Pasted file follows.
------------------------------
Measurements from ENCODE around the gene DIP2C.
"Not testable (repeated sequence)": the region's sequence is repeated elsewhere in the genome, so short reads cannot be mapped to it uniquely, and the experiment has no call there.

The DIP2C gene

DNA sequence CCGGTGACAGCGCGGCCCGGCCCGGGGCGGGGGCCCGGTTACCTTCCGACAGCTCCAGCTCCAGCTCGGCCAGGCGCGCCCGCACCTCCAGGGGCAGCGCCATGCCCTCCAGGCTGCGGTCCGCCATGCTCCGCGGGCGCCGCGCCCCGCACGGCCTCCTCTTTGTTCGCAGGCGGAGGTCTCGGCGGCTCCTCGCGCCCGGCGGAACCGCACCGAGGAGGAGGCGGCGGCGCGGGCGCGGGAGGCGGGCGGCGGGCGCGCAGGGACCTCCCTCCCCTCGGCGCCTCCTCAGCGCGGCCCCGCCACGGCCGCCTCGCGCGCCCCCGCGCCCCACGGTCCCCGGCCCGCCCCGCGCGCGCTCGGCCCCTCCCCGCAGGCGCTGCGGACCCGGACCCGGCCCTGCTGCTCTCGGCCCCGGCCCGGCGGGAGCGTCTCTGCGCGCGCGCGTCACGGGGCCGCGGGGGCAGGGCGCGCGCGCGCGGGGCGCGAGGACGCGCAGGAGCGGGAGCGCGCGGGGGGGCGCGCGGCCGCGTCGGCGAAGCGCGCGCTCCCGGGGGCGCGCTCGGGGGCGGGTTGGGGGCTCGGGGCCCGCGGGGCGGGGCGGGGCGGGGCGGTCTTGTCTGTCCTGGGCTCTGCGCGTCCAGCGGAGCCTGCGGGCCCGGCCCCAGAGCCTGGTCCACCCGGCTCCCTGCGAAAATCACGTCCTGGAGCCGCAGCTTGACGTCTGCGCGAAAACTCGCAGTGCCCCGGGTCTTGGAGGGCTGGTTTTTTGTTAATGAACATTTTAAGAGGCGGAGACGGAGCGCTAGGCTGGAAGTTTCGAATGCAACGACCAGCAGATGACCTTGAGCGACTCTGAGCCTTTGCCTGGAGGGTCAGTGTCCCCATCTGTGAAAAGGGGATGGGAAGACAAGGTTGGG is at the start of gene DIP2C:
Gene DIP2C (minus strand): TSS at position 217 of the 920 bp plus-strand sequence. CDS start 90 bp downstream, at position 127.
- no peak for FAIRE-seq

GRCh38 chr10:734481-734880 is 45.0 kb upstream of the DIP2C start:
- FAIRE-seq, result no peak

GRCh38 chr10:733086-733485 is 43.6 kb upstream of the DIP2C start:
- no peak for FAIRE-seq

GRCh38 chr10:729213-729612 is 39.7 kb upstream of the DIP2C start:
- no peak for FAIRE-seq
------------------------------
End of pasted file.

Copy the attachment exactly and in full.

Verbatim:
Measurements from ENCODE around the gene DIP2C.
"Not testable (repeated sequence)": the region's sequence is repeated elsewhere in the genome, so short reads cannot be mapped to it uniquely, and the experiment has no call there.

The DIP2C gene

DNA sequence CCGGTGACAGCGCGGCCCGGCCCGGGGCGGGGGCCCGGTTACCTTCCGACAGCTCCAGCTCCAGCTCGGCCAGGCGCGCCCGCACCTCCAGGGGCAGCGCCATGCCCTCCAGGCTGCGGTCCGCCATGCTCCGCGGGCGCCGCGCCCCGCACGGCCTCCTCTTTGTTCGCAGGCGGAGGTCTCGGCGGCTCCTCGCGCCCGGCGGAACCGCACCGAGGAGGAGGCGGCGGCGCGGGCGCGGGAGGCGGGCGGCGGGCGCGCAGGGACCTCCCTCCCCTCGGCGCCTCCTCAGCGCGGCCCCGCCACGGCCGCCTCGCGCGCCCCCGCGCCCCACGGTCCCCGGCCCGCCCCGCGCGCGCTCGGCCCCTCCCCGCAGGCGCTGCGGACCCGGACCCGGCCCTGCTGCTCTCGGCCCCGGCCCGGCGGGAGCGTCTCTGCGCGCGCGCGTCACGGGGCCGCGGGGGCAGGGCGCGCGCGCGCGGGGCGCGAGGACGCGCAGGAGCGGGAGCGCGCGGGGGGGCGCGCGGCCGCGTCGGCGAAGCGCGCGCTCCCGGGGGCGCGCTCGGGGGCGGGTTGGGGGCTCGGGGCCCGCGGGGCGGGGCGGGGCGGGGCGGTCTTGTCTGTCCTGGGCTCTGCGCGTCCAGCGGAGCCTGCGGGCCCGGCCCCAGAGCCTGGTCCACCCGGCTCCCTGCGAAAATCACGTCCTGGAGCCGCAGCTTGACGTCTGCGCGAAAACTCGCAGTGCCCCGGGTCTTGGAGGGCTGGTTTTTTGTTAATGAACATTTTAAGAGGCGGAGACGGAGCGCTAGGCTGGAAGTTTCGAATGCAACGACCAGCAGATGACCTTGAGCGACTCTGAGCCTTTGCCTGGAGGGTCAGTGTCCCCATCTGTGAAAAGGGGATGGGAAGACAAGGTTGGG is at the start of gene DIP2C:
Gene DIP2C (minus strand): TSS at position 217 of the 920 bp plus-strand sequence. CDS start 90 bp downstream, at position 127.
- no peak for FAIRE-seq

GRCh38 chr10:734481-734880 is 45.0 kb upstream of the DIP2C start:
- FAIRE-seq, result no peak

GRCh38 chr10:733086-733485 is 43.6 kb upstream of the DIP2C start:
- no peak for FAIRE-seq

GRCh38 chr10:729213-729612 is 39.7 kb upstream of the DIP2C start:
- no peak for FAIRE-seq